Month: July 2017

GHSA Calls State’s New Distracted Driving Law a ‘Game Changer’

There is no disputing just how much of a scourge distracted driving has become on U.S. roads and highways. Indeed, numbers from the National Highway Traffic Safety Administration reveal that distraction was behind 3,179 crash-related fatalities in 2014 alone and that this dangerous practice actually triples the risk of an accident. While states have taken action to address this issue, with 44 banning texting while driving and a smaller number banning hands-free devices, it's clear that more needs to be done. Interestingly enough, Washington, the first state to implement a texting ban ten years ago, recently saw a new distracted driving law take effect, one that the Governors Highway Safety Association indicated "has the potential to be a game-changer and serve as a model for other states." What does Washington's new distracted driving law do exactly? The new law prohibits non-electronic distractions, such as grooming, eating, having a pet on…

Why It’s So Important for First-Time Riders to Pick the Right Motorcycle

While heading to the local dealership to purchase a new car, truck, or sport utility vehicle is always exciting, it often pales in comparison to the feeling that comes from shopping for a new motorcycle. That's because would-be purchasers know just how freeing and exhilarating it will ultimately be to take their new purchase out on the open road. As thrilling as walking the showroom floor can be, those who are buying a motorcycle for the first time will want to keep some important safety points in mind as they search for the perfect model. Power Thanks to everything from internet ads to movies, many novice riders automatically assume that bigger is better when it comes to engines. However, the National Highway Traffic Safety Administration instructs "buy the power you need, but only as much as you can handle safely." Indeed, bikes with more horsepower naturally have bigger engines and, as such,…

Helpful Tips for Handling a Hit and Run

A hit-and-run car accident can be a very traumatic experience. What do you do when the person responsible for your incident disappears? Can you do anything? Thankfully, there are a few things that you can do to possibly get help for your accident in the case of a hit and run. A claim for a motor vehicle accident is a personal injury case. In short, to prove such cases, you must show that due to the negligent act of the accused party, you suffered certain losses or damages. Thankfully, this can still be proven even if you do not know who the negligent party is. To do this, there are a few steps you need to take. First, you should report the accident by calling the police. Be sure to note everything you can remember and collect information from witnesses, if possible. Once you document the report, you should seek medical…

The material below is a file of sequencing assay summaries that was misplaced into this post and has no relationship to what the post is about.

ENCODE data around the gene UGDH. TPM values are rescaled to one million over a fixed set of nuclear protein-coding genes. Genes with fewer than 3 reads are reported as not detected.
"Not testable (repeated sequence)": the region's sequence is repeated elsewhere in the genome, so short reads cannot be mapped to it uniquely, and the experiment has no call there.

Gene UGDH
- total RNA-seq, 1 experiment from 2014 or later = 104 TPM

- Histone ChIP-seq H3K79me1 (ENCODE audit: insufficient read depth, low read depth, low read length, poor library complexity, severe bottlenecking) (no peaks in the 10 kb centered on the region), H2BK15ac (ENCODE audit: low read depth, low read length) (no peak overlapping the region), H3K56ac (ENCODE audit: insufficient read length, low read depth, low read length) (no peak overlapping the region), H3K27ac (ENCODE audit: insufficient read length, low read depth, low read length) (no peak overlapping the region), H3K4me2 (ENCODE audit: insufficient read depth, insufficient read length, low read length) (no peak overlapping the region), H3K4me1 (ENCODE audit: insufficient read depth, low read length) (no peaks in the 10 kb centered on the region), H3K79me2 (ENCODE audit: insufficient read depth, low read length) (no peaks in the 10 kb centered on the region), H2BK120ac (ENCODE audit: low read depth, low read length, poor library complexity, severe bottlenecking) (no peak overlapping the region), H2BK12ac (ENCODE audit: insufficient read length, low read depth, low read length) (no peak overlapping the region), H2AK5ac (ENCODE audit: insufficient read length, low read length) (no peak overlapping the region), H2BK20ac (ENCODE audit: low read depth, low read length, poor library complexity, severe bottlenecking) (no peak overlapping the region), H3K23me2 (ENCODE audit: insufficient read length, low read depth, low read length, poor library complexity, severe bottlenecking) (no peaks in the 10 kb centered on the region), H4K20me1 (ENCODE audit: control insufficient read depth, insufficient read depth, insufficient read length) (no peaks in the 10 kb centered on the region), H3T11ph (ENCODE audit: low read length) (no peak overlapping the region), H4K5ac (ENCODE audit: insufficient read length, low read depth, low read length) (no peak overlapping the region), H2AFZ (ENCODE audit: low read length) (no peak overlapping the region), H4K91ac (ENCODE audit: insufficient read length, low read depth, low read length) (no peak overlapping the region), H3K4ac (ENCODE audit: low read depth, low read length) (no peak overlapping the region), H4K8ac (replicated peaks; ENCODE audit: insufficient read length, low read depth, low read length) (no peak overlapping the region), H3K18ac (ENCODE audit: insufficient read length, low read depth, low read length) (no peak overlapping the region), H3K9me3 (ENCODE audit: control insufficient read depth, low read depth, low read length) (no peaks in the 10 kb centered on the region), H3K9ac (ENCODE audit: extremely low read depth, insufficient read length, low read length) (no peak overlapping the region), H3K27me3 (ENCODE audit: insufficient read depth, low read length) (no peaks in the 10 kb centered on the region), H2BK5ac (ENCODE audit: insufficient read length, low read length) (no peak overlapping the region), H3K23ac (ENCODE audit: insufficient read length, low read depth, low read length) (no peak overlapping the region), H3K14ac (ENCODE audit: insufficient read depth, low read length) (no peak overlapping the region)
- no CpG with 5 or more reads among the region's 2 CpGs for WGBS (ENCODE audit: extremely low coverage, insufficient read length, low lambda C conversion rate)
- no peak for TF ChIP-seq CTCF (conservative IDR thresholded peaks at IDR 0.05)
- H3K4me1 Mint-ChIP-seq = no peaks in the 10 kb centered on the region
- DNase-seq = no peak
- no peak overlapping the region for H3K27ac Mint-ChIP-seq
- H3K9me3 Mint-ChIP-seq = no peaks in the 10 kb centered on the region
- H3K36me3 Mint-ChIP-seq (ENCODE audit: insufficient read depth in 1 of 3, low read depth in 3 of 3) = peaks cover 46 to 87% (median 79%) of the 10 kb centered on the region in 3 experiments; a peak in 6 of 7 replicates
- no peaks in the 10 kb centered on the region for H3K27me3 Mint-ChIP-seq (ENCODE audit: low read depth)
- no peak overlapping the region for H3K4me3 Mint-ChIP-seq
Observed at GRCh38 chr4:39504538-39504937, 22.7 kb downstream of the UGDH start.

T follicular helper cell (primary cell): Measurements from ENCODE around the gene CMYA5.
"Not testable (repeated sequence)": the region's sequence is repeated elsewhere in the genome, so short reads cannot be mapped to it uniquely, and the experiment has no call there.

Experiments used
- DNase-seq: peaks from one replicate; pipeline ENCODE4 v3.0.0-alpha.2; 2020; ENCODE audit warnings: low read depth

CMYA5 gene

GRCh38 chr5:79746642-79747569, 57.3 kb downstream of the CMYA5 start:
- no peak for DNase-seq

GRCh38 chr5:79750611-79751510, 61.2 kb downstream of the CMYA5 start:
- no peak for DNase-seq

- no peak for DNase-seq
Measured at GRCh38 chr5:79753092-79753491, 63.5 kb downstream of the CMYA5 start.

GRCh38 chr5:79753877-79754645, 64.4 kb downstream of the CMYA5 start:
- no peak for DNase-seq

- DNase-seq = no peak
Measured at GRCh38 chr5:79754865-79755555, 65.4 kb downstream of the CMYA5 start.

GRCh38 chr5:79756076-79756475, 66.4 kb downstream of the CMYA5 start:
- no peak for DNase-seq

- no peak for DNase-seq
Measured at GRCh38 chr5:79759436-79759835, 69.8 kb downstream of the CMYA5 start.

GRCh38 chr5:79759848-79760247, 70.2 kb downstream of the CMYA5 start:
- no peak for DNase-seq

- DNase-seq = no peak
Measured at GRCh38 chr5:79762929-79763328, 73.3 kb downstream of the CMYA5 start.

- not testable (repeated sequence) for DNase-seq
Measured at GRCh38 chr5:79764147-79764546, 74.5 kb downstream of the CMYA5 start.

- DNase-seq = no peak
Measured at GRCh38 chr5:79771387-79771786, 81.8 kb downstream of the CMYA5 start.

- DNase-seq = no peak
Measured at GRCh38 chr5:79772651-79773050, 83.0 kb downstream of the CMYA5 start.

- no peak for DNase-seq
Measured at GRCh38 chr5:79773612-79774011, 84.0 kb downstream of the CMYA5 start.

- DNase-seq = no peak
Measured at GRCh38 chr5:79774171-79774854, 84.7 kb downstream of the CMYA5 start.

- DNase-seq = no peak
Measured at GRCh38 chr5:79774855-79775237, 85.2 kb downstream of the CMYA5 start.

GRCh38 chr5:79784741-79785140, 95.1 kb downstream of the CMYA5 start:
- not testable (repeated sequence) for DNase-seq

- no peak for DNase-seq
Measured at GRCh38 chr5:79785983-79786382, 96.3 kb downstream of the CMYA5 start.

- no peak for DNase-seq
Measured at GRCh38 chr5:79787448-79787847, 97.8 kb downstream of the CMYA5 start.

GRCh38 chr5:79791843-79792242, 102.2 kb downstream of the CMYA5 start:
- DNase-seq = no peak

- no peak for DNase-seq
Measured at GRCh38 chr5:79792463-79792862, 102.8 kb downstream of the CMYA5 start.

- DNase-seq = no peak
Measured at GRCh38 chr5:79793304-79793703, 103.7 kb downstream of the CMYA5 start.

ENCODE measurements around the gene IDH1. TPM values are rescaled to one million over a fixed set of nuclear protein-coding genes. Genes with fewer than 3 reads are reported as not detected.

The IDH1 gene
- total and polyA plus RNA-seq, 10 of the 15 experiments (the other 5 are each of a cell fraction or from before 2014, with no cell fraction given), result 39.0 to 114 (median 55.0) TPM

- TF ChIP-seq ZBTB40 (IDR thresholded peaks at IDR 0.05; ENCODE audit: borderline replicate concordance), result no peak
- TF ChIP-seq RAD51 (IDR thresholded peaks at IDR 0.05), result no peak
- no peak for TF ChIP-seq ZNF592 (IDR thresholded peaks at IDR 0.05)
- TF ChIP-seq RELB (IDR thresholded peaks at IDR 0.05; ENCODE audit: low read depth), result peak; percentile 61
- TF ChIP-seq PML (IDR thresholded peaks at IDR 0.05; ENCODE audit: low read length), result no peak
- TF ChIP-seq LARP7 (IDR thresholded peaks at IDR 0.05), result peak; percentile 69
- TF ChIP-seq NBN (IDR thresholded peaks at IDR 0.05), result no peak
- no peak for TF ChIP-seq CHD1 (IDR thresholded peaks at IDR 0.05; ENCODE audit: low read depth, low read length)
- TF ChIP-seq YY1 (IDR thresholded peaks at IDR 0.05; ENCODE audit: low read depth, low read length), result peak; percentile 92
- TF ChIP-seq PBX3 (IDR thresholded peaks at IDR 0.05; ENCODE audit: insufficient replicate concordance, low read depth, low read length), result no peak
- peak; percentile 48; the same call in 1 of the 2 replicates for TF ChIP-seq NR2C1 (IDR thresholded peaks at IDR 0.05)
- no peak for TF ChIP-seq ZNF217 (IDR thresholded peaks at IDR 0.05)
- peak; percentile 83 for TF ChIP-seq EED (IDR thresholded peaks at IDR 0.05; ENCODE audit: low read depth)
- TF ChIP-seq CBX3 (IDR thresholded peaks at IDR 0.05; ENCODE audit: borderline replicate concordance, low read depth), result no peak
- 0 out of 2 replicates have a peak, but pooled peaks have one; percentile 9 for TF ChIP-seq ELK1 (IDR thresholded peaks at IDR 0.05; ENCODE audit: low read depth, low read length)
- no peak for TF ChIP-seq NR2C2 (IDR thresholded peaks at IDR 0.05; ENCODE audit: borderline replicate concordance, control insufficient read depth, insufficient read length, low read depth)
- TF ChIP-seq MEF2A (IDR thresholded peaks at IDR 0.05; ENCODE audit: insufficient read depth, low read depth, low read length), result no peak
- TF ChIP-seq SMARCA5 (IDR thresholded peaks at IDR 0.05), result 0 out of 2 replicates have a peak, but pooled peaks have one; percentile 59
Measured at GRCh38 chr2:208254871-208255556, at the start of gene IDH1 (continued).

Georgia Ranks Among the Best States for Teen Drivers

When a teen secures their driver's license, parents may feel some relief as they are suddenly off the hook for trips to and from school, work, extracurriculars, and other social engagements. However, this relief may prove short-lived, as they suddenly find themselves having to worry about their child's safety out on the roads and highways. Unfortunately, parents are right to be concerned. Statistics from the Centers for Disease Control and Prevention reveal that young people between the ages of 16 to 19 present the highest crash risk of any age group. More significantly, motor vehicle accidents are the leading cause of death among this demographic. Interestingly enough, the financial website WalletHub recently released a study ranking the best -- and worst -- states for teen drivers. Here, researchers examined 21 key metrics relating to safety, economic environment, and driving laws using both federal and state data. This, in turn, enabled them…

New 24-Hour Rule for First-Year Residents Now in Effect

While most of us might not have realized it, a seismic change took place at hospitals around the nation this past weekend. Indeed, the change affects not just patient care, but the experience and education gained by treating physicians. Specifically, as of last Saturday, the nation's roughly 30,000 first-year medical residents, meaning interns who have just graduated from medical school, can now work longer shifts under a new rule. What exactly does this new rule dictate? The new rule changes the number of hours that first-year residents can work in a given shift from a limit of 16 hours to 24 hours. Furthermore, they are also permitted to work an average max of 80 hours per week, meaning they can exceed the 24-hour limit. Why did they change the limit from 16 hours to 24 hours? The issue of the number of hours first-year residents should be permitted to work has…

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